The Use of Circumstantial Evidence in Proving Constructive Possession of Contraband
The major tenet of our criminal justice system is the idea that one is innocent until proven guilty. To be proven guilty in criminal proceedings, the burden of proof is on the state and its prosecution team to put forth enough evidence that proves every element of the crime for which the criminal defendant is being charged. It is then on the jury to determine whether the prosecution has proven every element of the crime beyond a reasonable doubt. Standards in our criminal justice system are crucial because they provide a definitive threshold that must be crossed before a criminal defendant can lose his/her fundamental rights such as life, liberty, and property.
Direct vs. Circumstantial Evidence
The best evidence when proving each element of a crime is direct evidence. Direct evidence can be a tangible object such as the murder weapon or intangible eyewitness testimony that may place a criminal defendant at the scene of the crime or testimony or provide an alibi. Circumstantial evidence creates a presumption that the jury can decide to what extent they would like to rely on that evidence. For example, circumstantial evidence is seen a lot in drug felony cases, specifically where possession and ownership are at issue.
Knight vs. State of Florida: Florida Supreme Court’s Take on Circumstantial Evidence
The Florida Supreme Court recently ruled on the applicability of the circumstantial evidence standard as it relates to a drug possession case. In Knight vs. State of Florida, a police officer made a traffic stop of the car Knight was driving. The K-9 unit officer, after issuing a citation to Knight for a noise violation, took his dog around the car and the dog proceeded to alert the officer to the passenger side door. Inside the vehicle was Knight’s suitcase which had a small package of marijuana inside. Knight, who was the owner of the suitcase, declared it was not his marijuana and that the bag of cannabis belonged to one of the other passengers of the car who may have stowed the contraband in the suitcase when the police officer went by the car.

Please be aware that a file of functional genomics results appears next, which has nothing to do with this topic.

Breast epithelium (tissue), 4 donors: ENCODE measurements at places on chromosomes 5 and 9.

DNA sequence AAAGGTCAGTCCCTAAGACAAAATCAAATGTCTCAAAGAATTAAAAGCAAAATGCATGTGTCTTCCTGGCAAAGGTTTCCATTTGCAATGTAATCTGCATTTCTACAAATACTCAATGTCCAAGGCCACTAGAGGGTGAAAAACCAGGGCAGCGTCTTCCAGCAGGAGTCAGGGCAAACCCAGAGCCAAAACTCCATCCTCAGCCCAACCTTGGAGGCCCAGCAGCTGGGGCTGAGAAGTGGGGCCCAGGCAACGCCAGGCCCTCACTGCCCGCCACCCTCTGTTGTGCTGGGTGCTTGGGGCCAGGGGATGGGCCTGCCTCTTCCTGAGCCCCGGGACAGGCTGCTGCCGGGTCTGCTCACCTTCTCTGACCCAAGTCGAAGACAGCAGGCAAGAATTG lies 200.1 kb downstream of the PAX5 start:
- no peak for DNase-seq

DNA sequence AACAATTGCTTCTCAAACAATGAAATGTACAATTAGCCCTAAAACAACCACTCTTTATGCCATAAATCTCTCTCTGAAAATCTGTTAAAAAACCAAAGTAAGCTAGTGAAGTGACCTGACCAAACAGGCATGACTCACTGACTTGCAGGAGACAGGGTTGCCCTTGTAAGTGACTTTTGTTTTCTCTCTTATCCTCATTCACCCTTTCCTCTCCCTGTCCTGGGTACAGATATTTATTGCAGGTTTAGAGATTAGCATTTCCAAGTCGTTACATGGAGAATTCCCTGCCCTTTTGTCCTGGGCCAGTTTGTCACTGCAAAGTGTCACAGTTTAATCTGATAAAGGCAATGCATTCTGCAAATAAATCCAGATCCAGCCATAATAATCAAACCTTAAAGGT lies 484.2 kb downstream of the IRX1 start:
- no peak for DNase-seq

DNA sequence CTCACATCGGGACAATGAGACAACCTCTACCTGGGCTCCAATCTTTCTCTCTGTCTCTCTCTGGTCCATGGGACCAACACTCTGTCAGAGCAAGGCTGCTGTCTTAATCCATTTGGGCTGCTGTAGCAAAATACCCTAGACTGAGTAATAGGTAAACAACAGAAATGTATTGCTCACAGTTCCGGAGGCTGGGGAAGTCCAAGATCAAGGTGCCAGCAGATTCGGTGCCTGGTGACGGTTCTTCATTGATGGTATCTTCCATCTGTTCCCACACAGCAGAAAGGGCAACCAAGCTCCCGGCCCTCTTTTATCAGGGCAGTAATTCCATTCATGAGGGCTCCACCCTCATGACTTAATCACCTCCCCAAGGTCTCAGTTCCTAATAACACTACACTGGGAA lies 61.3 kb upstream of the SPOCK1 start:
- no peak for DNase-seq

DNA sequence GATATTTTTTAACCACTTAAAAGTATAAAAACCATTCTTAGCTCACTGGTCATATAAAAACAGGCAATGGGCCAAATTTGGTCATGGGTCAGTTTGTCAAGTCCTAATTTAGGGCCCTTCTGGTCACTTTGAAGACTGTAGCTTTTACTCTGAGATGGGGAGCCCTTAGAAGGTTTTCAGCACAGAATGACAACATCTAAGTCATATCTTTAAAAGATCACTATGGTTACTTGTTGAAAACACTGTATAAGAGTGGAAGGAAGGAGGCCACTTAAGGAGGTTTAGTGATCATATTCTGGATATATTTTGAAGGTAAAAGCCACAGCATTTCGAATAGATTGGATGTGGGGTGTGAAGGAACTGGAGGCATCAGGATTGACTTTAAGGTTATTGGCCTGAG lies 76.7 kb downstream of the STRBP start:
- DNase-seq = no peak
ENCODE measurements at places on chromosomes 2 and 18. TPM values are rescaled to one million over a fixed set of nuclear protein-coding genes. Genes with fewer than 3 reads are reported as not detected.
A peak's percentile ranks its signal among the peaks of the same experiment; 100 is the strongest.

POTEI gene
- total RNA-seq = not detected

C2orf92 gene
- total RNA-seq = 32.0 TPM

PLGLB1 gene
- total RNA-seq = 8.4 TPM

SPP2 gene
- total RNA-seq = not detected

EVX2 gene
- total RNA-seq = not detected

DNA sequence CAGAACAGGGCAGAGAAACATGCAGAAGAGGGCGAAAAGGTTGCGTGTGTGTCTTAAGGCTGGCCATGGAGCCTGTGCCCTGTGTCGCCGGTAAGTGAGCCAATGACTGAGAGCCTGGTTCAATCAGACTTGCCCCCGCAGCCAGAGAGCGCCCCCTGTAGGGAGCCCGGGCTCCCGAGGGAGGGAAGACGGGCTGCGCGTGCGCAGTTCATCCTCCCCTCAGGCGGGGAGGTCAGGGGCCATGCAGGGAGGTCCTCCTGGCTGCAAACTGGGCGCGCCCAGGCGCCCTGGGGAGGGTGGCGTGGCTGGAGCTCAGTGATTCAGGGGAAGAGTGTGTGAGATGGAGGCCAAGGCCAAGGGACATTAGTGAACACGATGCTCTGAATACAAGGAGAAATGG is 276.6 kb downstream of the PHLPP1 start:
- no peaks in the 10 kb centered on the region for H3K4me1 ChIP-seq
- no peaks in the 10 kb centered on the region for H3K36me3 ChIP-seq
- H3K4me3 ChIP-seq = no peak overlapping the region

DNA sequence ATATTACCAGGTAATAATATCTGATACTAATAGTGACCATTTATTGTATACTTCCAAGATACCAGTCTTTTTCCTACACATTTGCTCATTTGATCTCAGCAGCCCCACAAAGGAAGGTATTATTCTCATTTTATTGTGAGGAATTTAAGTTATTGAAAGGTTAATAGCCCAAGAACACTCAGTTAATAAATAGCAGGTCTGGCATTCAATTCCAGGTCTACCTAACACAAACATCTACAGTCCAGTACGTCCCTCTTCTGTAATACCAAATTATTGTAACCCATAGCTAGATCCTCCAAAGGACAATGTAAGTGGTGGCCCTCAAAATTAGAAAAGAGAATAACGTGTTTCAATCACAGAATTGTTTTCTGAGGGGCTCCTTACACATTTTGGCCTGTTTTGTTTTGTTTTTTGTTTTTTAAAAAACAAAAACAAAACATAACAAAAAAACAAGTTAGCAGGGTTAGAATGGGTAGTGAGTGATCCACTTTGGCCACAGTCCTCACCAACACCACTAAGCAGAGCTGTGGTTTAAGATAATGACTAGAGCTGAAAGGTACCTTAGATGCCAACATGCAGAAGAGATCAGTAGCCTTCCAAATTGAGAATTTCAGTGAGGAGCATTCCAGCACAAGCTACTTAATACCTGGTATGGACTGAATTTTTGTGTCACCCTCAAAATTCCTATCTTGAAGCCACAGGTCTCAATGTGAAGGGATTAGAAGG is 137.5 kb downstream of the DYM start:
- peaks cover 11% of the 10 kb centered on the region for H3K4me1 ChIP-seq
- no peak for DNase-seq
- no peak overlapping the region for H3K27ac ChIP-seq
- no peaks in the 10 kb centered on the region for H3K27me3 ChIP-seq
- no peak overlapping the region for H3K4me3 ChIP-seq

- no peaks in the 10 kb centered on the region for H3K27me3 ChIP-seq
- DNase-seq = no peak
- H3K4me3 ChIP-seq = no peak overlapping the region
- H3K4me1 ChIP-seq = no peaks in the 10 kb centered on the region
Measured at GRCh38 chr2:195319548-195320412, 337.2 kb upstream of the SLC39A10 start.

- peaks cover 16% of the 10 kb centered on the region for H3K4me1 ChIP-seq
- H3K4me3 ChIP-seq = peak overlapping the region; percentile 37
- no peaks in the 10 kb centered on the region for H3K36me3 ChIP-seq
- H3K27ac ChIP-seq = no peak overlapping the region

The Circumstantial Evidence Applicability to Constructive Possession
At the end of the day, this case is the type that is determined by the circumstantial evidence and is up to the jury to determine whether the weight of the circumstantial evidence points to Knight’s ownership of the drugs or whether the real owner was one of the passengers. Circumstantial evidence and constructive possession of contraband go hand-in-hand as direct evidence would generally prove actual possession. In other words, when the drugs are found on the person, it is considered direct evidence that proves the person knowingly controlled and had dominion over the contraband on his person. Constructive possession evidence requires the opposite; in this case, the circumstantial evidence creates a presumption that a person who owns the suitcase and therefore has dominion and control over that item, is presumed to have knowledge of its contents, including the drugs within.
The Circumstantial Evidence Standard In the Crossfire
To convict someone based on circumstantial evidence where their guilt is presumed based on the totality of circumstances can be tricky because of its lack of definitiveness. The standard in Florida is that to convict, the circumstantial evidence must be inconsistent with any other reasonable hypothesis that could prove innocence. In other words, even if the circumstantial evidence is strongly pointing toward guilt, the criminal defendant can only be convicted if the circumstantial evidence cannot also prove his innocence in another hypothetical scenario. This is why juries exist because they represent the reasonable trier of fact and determine whether the bits and pieces of evidence point to whether or not the criminal defendant is guilty beyond a reasonable doubt. In the case of Knight, the Florida Supreme Court decided to maintain Knight’s conviction due to the fact that the passenger in the car had a tiny window to store the drugs and the other passengers did not see him stow the drugs in Knight’s bag, thus rejecting any reasonably hypothesis that would prove Knight’s innocence.
Experienced Criminal Defense Attorney in Fort Lauderdale
If you or a loved one has been arrested for possession of contraband, an experienced defense attorney like Kevin J. Kulik can advocate on your behalf and guide you through the criminal justice system. Contact Kevin J. Kulik today for a free and confidential consultation in the Fort Lauderdale area.